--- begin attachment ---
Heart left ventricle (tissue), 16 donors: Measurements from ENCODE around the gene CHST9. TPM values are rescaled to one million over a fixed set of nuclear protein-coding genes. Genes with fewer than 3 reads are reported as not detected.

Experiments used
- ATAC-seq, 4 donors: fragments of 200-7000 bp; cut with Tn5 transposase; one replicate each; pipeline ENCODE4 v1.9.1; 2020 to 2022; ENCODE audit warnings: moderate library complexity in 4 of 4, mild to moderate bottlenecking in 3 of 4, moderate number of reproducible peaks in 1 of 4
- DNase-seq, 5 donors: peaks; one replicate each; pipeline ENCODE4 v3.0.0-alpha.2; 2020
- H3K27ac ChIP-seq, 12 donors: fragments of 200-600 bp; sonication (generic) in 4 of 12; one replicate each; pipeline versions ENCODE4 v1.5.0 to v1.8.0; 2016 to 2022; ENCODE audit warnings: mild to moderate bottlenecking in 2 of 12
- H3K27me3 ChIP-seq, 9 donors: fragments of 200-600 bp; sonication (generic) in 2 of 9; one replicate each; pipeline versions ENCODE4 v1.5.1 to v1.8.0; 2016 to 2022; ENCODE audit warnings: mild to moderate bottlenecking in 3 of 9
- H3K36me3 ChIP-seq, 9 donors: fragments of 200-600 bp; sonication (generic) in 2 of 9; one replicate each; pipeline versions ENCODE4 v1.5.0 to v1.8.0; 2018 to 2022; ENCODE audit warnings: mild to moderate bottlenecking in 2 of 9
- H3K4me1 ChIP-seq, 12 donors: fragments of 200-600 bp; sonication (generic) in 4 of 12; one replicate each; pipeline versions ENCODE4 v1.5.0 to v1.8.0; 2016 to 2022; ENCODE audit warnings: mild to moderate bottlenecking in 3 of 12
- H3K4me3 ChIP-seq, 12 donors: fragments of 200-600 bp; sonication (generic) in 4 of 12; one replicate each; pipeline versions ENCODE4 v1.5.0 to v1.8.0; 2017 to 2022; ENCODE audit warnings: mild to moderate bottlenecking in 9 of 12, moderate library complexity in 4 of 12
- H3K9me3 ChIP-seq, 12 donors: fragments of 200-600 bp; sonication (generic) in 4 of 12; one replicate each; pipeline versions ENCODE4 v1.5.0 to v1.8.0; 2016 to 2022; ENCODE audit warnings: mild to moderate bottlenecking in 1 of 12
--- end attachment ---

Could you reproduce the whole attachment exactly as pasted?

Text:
Heart left ventricle (tissue), 16 donors: Measurements from ENCODE around the gene CHST9. TPM values are rescaled to one million over a fixed set of nuclear protein-coding genes. Genes with fewer than 3 reads are reported as not detected.

Experiments used
- ATAC-seq, 4 donors: fragments of 200-7000 bp; cut with Tn5 transposase; one replicate each; pipeline ENCODE4 v1.9.1; 2020 to 2022; ENCODE audit warnings: moderate library complexity in 4 of 4, mild to moderate bottlenecking in 3 of 4, moderate number of reproducible peaks in 1 of 4
- DNase-seq, 5 donors: peaks; one replicate each; pipeline ENCODE4 v3.0.0-alpha.2; 2020
- H3K27ac ChIP-seq, 12 donors: fragments of 200-600 bp; sonication (generic) in 4 of 12; one replicate each; pipeline versions ENCODE4 v1.5.0 to v1.8.0; 2016 to 2022; ENCODE audit warnings: mild to moderate bottlenecking in 2 of 12
- H3K27me3 ChIP-seq, 9 donors: fragments of 200-600 bp; sonication (generic) in 2 of 9; one replicate each; pipeline versions ENCODE4 v1.5.1 to v1.8.0; 2016 to 2022; ENCODE audit warnings: mild to moderate bottlenecking in 3 of 9
- H3K36me3 ChIP-seq, 9 donors: fragments of 200-600 bp; sonication (generic) in 2 of 9; one replicate each; pipeline versions ENCODE4 v1.5.0 to v1.8.0; 2018 to 2022; ENCODE audit warnings: mild to moderate bottlenecking in 2 of 9
- H3K4me1 ChIP-seq, 12 donors: fragments of 200-600 bp; sonication (generic) in 4 of 12; one replicate each; pipeline versions ENCODE4 v1.5.0 to v1.8.0; 2016 to 2022; ENCODE audit warnings: mild to moderate bottlenecking in 3 of 12
- H3K4me3 ChIP-seq, 12 donors: fragments of 200-600 bp; sonication (generic) in 4 of 12; one replicate each; pipeline versions ENCODE4 v1.5.0 to v1.8.0; 2017 to 2022; ENCODE audit warnings: mild to moderate bottlenecking in 9 of 12, moderate library complexity in 4 of 12
- H3K9me3 ChIP-seq, 12 donors: fragments of 200-600 bp; sonication (generic) in 4 of 12; one replicate each; pipeline versions ENCODE4 v1.5.0 to v1.8.0; 2016 to 2022; ENCODE audit warnings: mild to moderate bottlenecking in 1 of 12